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Maclean JC, Halpern MT, Hill SC, Pesko MF
The effect of Medicaid expansion on prescriptions for breast cancer hormonal therapy medications
Health Serv Res (2020) 55:399-410.
OBJECTIVE: To quantify the effects of the Affordable Care Act Medicaid expansion on prescriptions for effective breast cancer hormonal therapies (tamoxifen and aromatase inhibitors) among Medicaid enrollees. DATA SOURCE/STUDY SETTING: Medicaid State Drug Utilization Database (SDUD) 2011-2018, comprising the universe of outpatient prescription medications covered under the Medicaid program. STUDY DESIGN: Differences-in-differences and event-study linear models compare population rates of tamoxifen and aromatase inhibitor (anastrozole, exemestane, and letrozole) use in expansion and nonexpansion states, controlling for population characteristics, state, and time. PRINCIPAL FINDINGS: Relative to nonexpansion states, Medicaid-financed hormonal therapy prescriptions increased by 27.2 per 100 000 nonelderly women in a state. This implies a 28.8 percent increase from the pre-expansion mean of 94.2 per 100 000 nonelderly women in expansion states. The event-study model reveals no evidence of differential pretrends in expansion and nonexpansion states and suggests use grew to 40 or more prescriptions per 100 000 nonelderly women 3-5 years postexpansion. CONCLUSIONS: Medicaid expansion may have had a meaningful impact on the ability of lower-income women to access effective hormonal therapies used to treat breast cancer.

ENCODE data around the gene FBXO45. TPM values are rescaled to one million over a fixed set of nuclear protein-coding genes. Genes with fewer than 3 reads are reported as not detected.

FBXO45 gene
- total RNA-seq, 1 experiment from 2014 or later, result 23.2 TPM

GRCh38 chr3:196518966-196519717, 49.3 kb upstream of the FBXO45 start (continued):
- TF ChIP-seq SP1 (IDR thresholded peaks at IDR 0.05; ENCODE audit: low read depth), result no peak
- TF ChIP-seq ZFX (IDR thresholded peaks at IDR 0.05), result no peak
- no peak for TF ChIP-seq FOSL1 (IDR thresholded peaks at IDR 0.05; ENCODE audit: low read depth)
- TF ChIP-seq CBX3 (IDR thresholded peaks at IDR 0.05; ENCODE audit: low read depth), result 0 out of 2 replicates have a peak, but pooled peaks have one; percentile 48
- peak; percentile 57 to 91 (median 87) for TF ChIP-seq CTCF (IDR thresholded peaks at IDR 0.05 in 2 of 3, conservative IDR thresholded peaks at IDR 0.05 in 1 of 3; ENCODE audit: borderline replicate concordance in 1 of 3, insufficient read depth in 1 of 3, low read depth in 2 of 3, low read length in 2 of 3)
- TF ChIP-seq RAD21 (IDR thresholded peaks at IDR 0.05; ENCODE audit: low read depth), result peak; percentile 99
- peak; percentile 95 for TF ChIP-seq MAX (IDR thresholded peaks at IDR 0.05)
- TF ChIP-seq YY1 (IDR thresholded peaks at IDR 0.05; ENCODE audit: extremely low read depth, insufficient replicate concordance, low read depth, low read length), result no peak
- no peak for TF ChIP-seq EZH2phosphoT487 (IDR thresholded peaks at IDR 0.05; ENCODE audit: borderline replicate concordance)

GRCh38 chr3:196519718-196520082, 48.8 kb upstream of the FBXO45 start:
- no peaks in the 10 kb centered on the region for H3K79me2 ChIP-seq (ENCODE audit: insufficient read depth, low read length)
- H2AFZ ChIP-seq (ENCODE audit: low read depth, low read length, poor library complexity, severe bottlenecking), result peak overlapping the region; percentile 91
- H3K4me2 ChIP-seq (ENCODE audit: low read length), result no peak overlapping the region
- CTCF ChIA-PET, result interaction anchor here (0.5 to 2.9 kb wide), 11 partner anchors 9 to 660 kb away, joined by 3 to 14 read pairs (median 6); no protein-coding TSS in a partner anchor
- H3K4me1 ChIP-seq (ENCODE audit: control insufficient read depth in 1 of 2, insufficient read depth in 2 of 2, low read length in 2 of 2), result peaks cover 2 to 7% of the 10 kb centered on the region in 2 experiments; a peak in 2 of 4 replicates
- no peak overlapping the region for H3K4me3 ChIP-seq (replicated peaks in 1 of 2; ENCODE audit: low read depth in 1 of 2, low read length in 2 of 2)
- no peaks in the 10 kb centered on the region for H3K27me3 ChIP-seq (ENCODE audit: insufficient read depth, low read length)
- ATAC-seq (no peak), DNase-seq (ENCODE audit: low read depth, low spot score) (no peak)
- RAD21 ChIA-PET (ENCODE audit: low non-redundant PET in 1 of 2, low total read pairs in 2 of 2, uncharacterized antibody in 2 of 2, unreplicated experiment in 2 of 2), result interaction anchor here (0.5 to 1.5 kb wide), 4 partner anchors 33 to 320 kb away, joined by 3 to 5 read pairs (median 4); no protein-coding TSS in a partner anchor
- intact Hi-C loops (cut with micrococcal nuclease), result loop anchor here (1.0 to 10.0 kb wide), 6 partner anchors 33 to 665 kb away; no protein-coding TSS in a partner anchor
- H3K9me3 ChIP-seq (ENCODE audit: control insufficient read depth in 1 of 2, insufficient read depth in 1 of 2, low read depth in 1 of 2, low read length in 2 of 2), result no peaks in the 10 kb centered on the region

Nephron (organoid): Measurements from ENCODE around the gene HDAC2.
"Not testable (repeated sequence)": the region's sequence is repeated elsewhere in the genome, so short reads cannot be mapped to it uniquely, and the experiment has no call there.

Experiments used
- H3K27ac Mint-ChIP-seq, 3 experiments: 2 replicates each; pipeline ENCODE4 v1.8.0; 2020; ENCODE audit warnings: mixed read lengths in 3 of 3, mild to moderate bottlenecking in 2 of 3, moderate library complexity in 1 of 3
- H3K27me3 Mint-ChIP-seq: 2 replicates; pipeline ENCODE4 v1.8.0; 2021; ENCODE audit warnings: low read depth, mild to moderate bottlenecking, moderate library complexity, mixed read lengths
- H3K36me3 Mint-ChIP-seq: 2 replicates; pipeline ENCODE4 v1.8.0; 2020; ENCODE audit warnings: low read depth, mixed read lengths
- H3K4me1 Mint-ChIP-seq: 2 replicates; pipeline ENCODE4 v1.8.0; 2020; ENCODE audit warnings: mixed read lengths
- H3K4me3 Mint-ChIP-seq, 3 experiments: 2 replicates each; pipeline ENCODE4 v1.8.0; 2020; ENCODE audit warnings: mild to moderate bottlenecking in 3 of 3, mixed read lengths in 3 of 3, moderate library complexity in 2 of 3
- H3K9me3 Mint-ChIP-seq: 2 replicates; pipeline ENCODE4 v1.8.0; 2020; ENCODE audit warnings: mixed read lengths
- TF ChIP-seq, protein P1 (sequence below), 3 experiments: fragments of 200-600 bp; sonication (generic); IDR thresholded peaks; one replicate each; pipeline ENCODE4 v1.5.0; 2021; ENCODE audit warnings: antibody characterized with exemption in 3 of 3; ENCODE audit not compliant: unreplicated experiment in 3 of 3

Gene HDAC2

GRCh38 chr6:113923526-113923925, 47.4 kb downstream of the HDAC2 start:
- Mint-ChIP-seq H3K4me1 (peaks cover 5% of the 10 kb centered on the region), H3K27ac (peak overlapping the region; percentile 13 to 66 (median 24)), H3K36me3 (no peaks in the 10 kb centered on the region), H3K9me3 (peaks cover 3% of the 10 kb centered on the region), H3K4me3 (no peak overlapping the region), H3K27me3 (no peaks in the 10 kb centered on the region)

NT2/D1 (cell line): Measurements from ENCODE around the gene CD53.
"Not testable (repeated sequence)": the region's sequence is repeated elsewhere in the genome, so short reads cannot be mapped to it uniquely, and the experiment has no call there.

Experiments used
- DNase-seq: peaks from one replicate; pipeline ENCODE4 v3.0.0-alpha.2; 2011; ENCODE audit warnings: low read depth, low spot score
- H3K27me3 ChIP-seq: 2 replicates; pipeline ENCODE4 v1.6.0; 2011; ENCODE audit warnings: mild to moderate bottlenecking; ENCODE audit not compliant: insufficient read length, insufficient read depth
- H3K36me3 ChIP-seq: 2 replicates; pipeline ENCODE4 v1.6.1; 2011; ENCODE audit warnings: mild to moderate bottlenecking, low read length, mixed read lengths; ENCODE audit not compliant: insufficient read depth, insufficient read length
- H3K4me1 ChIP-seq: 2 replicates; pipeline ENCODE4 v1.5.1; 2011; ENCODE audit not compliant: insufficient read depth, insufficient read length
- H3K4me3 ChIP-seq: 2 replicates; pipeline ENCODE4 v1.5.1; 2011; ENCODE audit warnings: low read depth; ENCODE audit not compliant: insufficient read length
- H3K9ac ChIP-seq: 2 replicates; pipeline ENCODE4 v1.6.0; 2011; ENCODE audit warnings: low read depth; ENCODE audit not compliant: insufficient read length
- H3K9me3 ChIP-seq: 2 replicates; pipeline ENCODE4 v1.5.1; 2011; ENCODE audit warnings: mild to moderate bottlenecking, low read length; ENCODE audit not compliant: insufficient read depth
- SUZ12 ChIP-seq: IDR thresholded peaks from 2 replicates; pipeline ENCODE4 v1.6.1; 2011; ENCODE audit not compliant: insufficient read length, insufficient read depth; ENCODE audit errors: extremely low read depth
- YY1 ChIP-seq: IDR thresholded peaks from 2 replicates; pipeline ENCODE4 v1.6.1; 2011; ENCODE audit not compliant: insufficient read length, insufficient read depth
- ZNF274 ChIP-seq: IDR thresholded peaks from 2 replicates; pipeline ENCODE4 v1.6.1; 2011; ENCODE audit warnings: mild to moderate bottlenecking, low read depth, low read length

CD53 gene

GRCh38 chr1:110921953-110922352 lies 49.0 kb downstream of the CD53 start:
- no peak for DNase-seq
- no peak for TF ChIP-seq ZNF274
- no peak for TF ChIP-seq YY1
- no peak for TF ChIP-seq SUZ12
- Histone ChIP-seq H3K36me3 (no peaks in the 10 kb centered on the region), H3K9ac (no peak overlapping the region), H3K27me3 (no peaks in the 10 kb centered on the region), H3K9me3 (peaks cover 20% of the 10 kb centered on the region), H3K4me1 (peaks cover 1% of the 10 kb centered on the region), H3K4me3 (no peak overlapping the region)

Publication Date: 2020-06-01.
Last updated on Saturday, August 22, 2020